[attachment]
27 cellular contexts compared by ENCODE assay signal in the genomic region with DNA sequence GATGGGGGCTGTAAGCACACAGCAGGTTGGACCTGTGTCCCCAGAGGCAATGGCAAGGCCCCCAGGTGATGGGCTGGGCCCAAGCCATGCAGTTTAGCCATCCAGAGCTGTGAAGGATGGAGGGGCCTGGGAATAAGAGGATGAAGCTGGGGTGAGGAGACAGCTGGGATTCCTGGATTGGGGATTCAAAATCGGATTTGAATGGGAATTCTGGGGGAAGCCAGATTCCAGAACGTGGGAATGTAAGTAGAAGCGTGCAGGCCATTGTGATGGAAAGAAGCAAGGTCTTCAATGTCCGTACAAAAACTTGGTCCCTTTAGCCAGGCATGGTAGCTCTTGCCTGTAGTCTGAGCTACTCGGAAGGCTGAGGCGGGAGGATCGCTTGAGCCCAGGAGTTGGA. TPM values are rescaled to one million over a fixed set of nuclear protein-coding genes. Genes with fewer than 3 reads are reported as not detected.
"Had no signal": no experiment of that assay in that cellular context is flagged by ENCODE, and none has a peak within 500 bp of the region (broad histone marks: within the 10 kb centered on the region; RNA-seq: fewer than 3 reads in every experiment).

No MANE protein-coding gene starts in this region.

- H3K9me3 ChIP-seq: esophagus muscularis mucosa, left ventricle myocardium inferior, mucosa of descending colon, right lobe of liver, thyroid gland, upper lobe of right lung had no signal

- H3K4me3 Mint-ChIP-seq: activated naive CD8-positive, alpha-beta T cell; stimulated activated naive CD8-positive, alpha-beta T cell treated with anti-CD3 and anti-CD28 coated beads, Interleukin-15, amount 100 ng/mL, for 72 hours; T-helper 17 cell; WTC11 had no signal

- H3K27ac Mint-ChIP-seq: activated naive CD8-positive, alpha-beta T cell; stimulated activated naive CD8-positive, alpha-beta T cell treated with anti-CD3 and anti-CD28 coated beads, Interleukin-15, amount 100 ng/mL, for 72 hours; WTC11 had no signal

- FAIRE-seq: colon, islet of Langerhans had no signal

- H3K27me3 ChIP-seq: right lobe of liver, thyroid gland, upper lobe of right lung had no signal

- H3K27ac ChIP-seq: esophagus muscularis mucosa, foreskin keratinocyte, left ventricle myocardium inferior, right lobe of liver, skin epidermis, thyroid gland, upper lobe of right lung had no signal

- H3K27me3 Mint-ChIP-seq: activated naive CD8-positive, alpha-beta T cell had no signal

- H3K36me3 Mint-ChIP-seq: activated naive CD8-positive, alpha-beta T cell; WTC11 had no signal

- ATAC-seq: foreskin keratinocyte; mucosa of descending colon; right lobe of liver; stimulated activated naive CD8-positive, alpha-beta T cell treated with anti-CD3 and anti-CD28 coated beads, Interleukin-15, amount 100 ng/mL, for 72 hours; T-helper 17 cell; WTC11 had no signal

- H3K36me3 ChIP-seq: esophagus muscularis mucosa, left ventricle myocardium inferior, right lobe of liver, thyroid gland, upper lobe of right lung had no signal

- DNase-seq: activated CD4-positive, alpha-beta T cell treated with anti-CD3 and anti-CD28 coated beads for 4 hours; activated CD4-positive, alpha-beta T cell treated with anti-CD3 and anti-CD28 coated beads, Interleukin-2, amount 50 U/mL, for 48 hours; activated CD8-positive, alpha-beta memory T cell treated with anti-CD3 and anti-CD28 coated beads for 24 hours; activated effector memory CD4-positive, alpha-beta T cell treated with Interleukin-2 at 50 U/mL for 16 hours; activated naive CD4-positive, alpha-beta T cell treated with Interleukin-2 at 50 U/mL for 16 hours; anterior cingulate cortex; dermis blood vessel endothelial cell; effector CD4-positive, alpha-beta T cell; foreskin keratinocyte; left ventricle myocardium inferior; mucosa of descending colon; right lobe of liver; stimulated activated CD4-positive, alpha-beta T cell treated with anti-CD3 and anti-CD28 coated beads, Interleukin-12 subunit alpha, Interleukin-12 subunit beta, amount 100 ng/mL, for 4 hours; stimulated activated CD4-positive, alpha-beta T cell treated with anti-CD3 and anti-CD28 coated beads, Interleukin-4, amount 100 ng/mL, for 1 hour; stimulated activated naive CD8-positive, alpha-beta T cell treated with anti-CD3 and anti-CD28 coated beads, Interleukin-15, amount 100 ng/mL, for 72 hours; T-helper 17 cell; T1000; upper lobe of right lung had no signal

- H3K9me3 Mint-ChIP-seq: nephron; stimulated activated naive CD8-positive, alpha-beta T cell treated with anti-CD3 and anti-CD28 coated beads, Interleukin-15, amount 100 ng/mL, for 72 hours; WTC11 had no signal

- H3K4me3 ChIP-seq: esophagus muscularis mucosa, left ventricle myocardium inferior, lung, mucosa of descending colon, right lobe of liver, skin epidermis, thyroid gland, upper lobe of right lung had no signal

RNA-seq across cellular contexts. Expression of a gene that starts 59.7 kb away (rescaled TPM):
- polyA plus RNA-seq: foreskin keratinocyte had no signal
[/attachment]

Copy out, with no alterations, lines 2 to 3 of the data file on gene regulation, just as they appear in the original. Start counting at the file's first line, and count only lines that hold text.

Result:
"Had no signal": no experiment of that assay in that cellular context is flagged by ENCODE, and none has a peak within 500 bp of the region (broad histone marks: within the 10 kb centered on the region; RNA-seq: fewer than 3 reads in every experiment).

No MANE protein-coding gene starts in this region.